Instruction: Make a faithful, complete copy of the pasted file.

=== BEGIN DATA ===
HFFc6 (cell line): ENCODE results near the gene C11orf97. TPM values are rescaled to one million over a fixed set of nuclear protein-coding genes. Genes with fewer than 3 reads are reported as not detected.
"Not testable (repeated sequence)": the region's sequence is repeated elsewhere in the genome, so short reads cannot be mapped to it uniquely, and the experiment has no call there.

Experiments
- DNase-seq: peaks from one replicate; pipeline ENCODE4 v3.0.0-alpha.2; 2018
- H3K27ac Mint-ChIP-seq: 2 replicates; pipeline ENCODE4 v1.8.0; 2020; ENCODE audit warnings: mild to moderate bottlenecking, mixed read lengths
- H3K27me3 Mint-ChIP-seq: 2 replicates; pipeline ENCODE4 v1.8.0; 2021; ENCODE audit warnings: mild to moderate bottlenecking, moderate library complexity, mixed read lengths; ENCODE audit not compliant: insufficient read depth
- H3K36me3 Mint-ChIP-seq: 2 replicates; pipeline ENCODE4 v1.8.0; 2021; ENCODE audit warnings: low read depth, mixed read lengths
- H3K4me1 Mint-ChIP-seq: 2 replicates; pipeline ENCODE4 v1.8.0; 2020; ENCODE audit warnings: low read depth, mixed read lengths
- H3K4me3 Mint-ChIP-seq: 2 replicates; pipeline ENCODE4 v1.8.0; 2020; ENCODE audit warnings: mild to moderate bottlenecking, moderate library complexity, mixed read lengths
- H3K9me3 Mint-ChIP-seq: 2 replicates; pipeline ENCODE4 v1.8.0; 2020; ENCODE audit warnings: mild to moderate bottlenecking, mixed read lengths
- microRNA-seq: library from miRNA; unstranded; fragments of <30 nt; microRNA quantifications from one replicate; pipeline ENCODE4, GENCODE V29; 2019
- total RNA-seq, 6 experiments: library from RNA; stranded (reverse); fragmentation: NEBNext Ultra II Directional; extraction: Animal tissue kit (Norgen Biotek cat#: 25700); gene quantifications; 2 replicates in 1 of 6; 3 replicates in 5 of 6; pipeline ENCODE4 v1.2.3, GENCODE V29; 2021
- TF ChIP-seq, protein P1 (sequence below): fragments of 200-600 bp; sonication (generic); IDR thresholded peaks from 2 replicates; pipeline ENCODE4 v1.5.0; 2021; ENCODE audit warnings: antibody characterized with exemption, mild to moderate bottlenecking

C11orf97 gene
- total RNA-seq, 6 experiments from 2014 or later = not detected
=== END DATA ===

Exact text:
HFFc6 (cell line): ENCODE results near the gene C11orf97. TPM values are rescaled to one million over a fixed set of nuclear protein-coding genes. Genes with fewer than 3 reads are reported as not detected.
"Not testable (repeated sequence)": the region's sequence is repeated elsewhere in the genome, so short reads cannot be mapped to it uniquely, and the experiment has no call there.

Experiments
- DNase-seq: peaks from one replicate; pipeline ENCODE4 v3.0.0-alpha.2; 2018
- H3K27ac Mint-ChIP-seq: 2 replicates; pipeline ENCODE4 v1.8.0; 2020; ENCODE audit warnings: mild to moderate bottlenecking, mixed read lengths
- H3K27me3 Mint-ChIP-seq: 2 replicates; pipeline ENCODE4 v1.8.0; 2021; ENCODE audit warnings: mild to moderate bottlenecking, moderate library complexity, mixed read lengths; ENCODE audit not compliant: insufficient read depth
- H3K36me3 Mint-ChIP-seq: 2 replicates; pipeline ENCODE4 v1.8.0; 2021; ENCODE audit warnings: low read depth, mixed read lengths
- H3K4me1 Mint-ChIP-seq: 2 replicates; pipeline ENCODE4 v1.8.0; 2020; ENCODE audit warnings: low read depth, mixed read lengths
- H3K4me3 Mint-ChIP-seq: 2 replicates; pipeline ENCODE4 v1.8.0; 2020; ENCODE audit warnings: mild to moderate bottlenecking, moderate library complexity, mixed read lengths
- H3K9me3 Mint-ChIP-seq: 2 replicates; pipeline ENCODE4 v1.8.0; 2020; ENCODE audit warnings: mild to moderate bottlenecking, mixed read lengths
- microRNA-seq: library from miRNA; unstranded; fragments of <30 nt; microRNA quantifications from one replicate; pipeline ENCODE4, GENCODE V29; 2019
- total RNA-seq, 6 experiments: library from RNA; stranded (reverse); fragmentation: NEBNext Ultra II Directional; extraction: Animal tissue kit (Norgen Biotek cat#: 25700); gene quantifications; 2 replicates in 1 of 6; 3 replicates in 5 of 6; pipeline ENCODE4 v1.2.3, GENCODE V29; 2021
- TF ChIP-seq, protein P1 (sequence below): fragments of 200-600 bp; sonication (generic); IDR thresholded peaks from 2 replicates; pipeline ENCODE4 v1.5.0; 2021; ENCODE audit warnings: antibody characterized with exemption, mild to moderate bottlenecking

C11orf97 gene
- total RNA-seq, 6 experiments from 2014 or later = not detected